The Edmond Sun

Opinion

October 30, 2012

Syrian situation topic of OU panel

EDMOND — As the media’s attention has been focused on the American presidential election, the armed conflict in Syria has expanded in recent weeks.

Turkey and Syrian forces loyal to the regime of President Bashar Assad have exchanged artillery fire, and a high-ranking Lebanese security official who was known to be hostile to the Assad government was killed by a bomb blast in his Beirut office that destroyed several buildings. The Kingdom of Jordan has let it be known that it feels it cannot continue to offer refuge to the Syrians who have been coming to Jordan.

Many observers have indicated that they feel that the U.S. should become more involved by arming some of the rebel groups who are fighting against the Assad government. The current state of Syria and the role that the U.S. should play in that state was the subject of a panel discussion recently at the University of OKlahoma’s School of International Studies. The panelists included Joshua Landis, an OU professor who is an authority on Syria, Ambassador Kurt Volker, who formerly served as U.S. ambassador to several European nations and is now affiliated with the McCain Institute For International Studies at Arizona State University, and Professor Afshin Marashi, associate professor and Farzaneh Family Chair in Iranian Studies at OU.

Landis spoke forcefully against any U.S. involvement in the Syrian conflict, and reminded the attendees that those who supported to the U.S. invasion of Iraq said that the American occupation would be paid for by Iraqi oil sales within six months of the invasion, but in fact the U.S. ended up spending billions of dollars in Iraq, and killed more than 10,000 Iraqis during the first six months of occupation.

The professor also said that there are now more than 2,000 militias in Syria, and that after the Assad government those groups will be fighting among themselves to see who will rule Syria, and the one group that the U.S. supported, the Syrian National Council, has been discredited in part because it is supported by the American government. He also said that Iran is supporting Assad and is providing training and weaponry to its army. Landis also asserted that it will cost at least $12 billion to run Syria in the first six months after the Assad regime falls.

 Marashi said that we are witnessing the end of the Arabian autocracy that ruled much of the Arab world in recent decades, and that the uprising against the Assad government in Syria is part of that event. But he cautioned that the Iranian government has been expanding its role in the Middle East, and its support of the Assad regime is part of the increasing role.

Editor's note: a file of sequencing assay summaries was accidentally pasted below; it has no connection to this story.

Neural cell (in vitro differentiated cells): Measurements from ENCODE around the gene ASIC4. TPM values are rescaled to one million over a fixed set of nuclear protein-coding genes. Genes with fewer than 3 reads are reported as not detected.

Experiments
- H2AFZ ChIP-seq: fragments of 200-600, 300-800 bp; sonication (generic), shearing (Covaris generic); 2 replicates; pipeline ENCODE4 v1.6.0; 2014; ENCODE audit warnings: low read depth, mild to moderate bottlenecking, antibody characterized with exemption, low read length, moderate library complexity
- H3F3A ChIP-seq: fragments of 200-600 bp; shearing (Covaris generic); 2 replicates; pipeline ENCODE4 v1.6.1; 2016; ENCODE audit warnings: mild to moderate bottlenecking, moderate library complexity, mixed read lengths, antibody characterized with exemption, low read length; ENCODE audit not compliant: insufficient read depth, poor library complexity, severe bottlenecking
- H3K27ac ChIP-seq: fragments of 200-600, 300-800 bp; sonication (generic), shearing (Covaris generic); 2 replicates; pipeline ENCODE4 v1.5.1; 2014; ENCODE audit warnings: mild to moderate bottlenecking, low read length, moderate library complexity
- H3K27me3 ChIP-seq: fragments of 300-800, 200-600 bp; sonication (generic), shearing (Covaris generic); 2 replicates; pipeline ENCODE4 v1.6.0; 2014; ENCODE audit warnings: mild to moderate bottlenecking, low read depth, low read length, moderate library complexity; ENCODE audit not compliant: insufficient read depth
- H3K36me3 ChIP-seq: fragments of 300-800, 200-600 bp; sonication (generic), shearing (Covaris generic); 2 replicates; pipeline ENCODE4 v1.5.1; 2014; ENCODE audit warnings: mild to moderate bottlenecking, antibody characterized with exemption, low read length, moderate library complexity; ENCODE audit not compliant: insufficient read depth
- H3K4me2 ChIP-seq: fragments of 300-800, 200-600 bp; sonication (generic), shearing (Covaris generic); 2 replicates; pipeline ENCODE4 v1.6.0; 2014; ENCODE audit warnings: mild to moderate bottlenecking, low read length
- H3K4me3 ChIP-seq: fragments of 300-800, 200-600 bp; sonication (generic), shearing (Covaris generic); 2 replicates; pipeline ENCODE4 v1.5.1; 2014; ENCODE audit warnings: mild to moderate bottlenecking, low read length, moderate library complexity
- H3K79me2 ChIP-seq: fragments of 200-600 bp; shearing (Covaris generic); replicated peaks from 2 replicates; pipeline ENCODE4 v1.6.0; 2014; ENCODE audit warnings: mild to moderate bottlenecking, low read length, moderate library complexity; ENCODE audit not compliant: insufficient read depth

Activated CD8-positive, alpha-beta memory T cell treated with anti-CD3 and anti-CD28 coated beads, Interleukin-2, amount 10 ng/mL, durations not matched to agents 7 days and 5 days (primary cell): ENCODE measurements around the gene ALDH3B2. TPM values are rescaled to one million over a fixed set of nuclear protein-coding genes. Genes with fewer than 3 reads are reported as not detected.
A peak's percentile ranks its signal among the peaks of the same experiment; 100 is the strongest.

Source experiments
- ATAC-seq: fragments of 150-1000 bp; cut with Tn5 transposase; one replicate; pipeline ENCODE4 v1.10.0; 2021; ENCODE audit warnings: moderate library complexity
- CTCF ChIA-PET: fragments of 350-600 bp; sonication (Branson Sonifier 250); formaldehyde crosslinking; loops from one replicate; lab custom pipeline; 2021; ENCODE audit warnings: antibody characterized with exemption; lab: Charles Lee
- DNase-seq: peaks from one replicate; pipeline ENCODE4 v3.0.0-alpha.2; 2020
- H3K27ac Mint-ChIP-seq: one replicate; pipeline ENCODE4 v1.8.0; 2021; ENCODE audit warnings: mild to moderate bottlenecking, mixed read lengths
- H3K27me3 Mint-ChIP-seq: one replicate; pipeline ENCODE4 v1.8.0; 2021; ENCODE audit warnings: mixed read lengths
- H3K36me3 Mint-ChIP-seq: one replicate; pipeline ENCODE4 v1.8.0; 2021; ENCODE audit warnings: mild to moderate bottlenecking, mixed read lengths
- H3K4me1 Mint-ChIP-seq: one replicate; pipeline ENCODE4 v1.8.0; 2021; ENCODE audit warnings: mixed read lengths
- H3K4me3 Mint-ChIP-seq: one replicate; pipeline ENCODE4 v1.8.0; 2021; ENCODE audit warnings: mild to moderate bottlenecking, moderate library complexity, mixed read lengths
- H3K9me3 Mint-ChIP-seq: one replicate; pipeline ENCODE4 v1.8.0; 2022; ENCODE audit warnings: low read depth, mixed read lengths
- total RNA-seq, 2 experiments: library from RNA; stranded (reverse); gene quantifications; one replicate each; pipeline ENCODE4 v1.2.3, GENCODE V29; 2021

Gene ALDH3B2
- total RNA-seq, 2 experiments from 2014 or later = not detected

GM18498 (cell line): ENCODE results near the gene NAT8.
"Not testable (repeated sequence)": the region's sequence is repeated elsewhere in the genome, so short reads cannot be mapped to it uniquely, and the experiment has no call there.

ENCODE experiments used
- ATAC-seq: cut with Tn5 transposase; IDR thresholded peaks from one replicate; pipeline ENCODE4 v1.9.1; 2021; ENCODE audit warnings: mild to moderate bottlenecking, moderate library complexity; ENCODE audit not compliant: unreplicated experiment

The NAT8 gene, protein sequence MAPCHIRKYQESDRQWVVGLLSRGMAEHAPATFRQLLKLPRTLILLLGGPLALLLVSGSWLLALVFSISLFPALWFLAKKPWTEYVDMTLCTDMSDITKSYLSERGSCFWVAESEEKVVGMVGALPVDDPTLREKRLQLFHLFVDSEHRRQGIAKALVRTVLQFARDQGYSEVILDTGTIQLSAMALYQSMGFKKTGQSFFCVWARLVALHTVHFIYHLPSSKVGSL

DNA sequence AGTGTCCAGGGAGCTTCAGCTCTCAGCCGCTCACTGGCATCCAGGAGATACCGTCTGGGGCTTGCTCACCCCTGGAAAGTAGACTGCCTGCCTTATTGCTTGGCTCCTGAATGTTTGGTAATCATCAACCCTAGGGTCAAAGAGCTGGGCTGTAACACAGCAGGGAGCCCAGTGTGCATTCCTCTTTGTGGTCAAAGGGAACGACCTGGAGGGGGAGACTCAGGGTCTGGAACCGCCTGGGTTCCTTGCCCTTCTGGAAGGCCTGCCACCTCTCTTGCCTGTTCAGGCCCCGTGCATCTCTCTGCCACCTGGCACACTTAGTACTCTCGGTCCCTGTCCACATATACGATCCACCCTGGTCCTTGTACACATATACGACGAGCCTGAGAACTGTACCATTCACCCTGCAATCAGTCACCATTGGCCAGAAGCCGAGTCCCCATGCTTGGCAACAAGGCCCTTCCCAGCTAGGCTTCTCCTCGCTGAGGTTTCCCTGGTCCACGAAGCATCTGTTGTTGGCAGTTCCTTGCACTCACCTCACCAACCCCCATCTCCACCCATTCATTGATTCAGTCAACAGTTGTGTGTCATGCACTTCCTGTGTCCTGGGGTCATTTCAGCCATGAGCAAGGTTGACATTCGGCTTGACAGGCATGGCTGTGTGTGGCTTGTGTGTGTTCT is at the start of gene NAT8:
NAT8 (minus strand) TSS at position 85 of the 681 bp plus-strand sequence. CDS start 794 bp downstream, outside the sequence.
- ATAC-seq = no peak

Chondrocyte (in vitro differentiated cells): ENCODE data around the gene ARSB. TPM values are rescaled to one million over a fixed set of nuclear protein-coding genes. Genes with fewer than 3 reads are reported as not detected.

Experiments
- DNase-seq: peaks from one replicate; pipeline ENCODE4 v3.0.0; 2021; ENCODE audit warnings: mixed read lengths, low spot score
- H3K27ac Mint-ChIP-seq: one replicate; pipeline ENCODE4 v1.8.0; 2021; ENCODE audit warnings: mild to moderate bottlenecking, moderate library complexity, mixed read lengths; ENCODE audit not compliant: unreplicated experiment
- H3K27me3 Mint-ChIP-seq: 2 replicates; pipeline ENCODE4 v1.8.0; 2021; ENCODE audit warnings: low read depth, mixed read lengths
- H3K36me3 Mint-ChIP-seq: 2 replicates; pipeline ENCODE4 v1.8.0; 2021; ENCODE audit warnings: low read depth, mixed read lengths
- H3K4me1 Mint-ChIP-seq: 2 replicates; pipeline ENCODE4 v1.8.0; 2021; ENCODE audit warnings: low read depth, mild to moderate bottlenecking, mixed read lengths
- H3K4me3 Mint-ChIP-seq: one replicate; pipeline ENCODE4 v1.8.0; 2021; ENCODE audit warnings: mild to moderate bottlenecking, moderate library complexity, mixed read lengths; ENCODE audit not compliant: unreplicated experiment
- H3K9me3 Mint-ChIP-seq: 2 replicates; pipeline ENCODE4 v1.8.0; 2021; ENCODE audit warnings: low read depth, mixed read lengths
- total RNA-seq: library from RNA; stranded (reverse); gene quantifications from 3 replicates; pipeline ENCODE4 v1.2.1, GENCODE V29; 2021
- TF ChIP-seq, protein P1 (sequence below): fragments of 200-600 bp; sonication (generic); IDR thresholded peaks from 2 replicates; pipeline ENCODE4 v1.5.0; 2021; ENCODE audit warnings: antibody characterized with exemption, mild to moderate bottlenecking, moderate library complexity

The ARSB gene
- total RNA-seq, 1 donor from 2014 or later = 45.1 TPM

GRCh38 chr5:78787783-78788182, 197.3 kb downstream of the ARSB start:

Marashi also said that there is a debate within Iran’s government about whether or not it should continue to support Assad. While there are hardliners in Tehran who believe that the Syrian rebels are nothing more than mercenaries who are working for the U.S., there are moderates in the Iranian Foreign Ministry who believe that elections should be held in Syria to allow the citizenry there to select a new government.

The professor said that it is possible that even the hardliners in Iran may decide that it is not in their long-term interest to continue to support Assad if the rebels appear to be gaining the upper hand.

Volker said that the U.S. has a commitment to freedom and democracy, and that that commitment warrants the U.S. providing some type of support to the Syrian rebels. He also pointed out that forces hostile to the U.S., including Iran and Al Qaeda and other Islamic fundamentalist organizations, are currently involved in Syria, and that the U.S. should be involved as well.

Volker asserted that the U.S. should show leadership by taking symbolic steps to show its support for the Syrian people. Recently, the Turkish government talked about the possibility of creating a safe area within Syria for the Syrian people adjacent to the Turkish border, and Volker said that the U.S. could exercise leadership by publicly supporting that proposal and working with the Turkish government to make it a reality.

WILLIAM F. O’BRIEN is an Oklahoma City attorney.

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